Approximate Bitcoin Mining Improves Bitcoin Mining by 30 Percent

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Approximate Bitcoin Mining Improves Bitcoin Mining by 30 Percent

Approximate Bitcoin Mining process devised by University of Illinois researchers is slated to improve the mining process by about 30 percent
People always want to get the most out of their bitcoin mining rigs and rightly so. The difficulty levels of bitcoin algorithm are increasing daily and mining has become a competitive affair. Those who discover fresh blocks stand to gain the bitcoin network reward. In order to discover new blocks, the mining chips have to be able to generate enough processing power to break the encryption protocol to find the cryptographic nonce value for the new block. This processing power is supplied by custom built bitcoin mining application specific integrated circuits (ASICs).
There is always a constant struggle to optimize ASICs to generate more processing power while reducing the electricity consumption. By increasing the efficiency of hardware, bitcoin mining can be made more profitable. Most of the attempts at increasing the processing power are limited to designing better processor architecture. Now for the first time, a group of researchers from the University of Illinois has been involved in a research to improve the bitcoin mining process.

Approximate Bitcoin Mining Increases Miner Efficiency

Their research involves the implementation of  Approximate Bitcoin Mining process to increase the efficiency of mining hardware by up to 30 percent. A team of three researchers – Matthew Vilim, Henrey Duwe, and Rakesh Kumar propose the use of approximate mining circuits that trades of reliability with area and delay. They believe that by operating these circuits in ‘Better than Worst Case’ mode, they can further increase the gains.
In order to derive this solution, they exploit bitcoin mining’s intrinsic resilience to errors. Bitcoin mining hardware is designed to operate in a parallel fashion to avoid propagation of errors. This enables the circuits to process multiple solutions at the same time without one erroneous output compromising the whole process. Any erroneous solution presented to the Bitcoin network by miners are rejected.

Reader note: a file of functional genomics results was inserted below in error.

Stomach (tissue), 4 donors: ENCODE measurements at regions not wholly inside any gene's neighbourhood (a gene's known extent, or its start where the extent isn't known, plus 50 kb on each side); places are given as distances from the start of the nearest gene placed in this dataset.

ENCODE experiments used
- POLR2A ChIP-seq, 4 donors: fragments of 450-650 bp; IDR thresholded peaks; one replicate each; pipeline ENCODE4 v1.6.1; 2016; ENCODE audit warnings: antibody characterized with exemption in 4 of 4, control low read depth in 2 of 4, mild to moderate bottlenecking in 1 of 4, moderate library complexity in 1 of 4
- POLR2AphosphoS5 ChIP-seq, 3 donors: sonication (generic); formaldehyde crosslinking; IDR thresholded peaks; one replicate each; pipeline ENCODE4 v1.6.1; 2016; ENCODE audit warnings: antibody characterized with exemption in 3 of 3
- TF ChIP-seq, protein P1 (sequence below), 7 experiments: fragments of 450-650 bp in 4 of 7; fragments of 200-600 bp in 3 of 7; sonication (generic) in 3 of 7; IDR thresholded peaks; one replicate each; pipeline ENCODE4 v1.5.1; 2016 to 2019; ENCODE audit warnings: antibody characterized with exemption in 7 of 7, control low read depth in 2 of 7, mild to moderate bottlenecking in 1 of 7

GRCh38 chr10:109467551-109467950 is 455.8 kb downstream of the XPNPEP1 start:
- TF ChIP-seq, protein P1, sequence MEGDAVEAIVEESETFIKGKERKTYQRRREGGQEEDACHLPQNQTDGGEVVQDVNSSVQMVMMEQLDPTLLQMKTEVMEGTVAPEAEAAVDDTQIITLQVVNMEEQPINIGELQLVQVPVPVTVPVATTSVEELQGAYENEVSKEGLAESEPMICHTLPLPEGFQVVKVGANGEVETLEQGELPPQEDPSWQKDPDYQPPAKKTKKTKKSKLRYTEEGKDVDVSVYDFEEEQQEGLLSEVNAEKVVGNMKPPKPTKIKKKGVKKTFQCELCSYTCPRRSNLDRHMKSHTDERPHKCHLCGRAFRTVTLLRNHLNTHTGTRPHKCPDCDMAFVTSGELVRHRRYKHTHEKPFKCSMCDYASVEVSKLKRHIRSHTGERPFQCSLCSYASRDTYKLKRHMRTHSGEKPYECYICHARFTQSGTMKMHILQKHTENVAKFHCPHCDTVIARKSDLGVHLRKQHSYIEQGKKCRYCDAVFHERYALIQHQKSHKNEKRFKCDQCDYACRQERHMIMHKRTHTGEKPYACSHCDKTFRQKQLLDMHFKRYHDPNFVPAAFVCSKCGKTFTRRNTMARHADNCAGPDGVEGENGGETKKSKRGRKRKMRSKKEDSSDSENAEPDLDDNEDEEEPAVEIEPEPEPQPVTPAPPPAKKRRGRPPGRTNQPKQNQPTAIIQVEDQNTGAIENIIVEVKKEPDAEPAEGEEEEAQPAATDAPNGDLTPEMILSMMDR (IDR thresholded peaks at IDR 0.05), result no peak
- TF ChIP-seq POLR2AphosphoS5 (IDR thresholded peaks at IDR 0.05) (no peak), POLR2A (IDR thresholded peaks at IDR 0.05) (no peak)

The researchers have devised two ways of approximation – Functional Approximation and Operational Approximation. In functional approximation, the optimization is carried out by targeting the mining chips functionality. This is done by replacing the exiting circuits with an approximate version in a fashion to reduce the total area occupied by circuit components or delay. This leads to a slack which is recovered by increasing the frequency and throughput.
In operational approximation, the guard bands in the miner circuit are reduced and frequency is increased by running it with a negative timing slack. According to the paper published by the trio, this is the first time someone has attempted to optimize bitcoin mining by focusing on hardware instead of tweaking the algorithm. The researchers have attempted to reduce the delay by making changes to the adder. By optimizing the usage of mining chip’s real estate with approximation circuit design, manufacturers will be able to place more cores on the chip. This will increase the capability of bitcoin miners to process more hashes.
The simulations conducted by the researchers using Bitmain BM1385 miner after replacing the parameters has shown promising results with an increase in profitability by 15% to 30%. This research is just the beginning, a lot of such optimization studies are going to come in the future
Read the full research paper here

Ref: Approximate Bitcoin Mining - Paper
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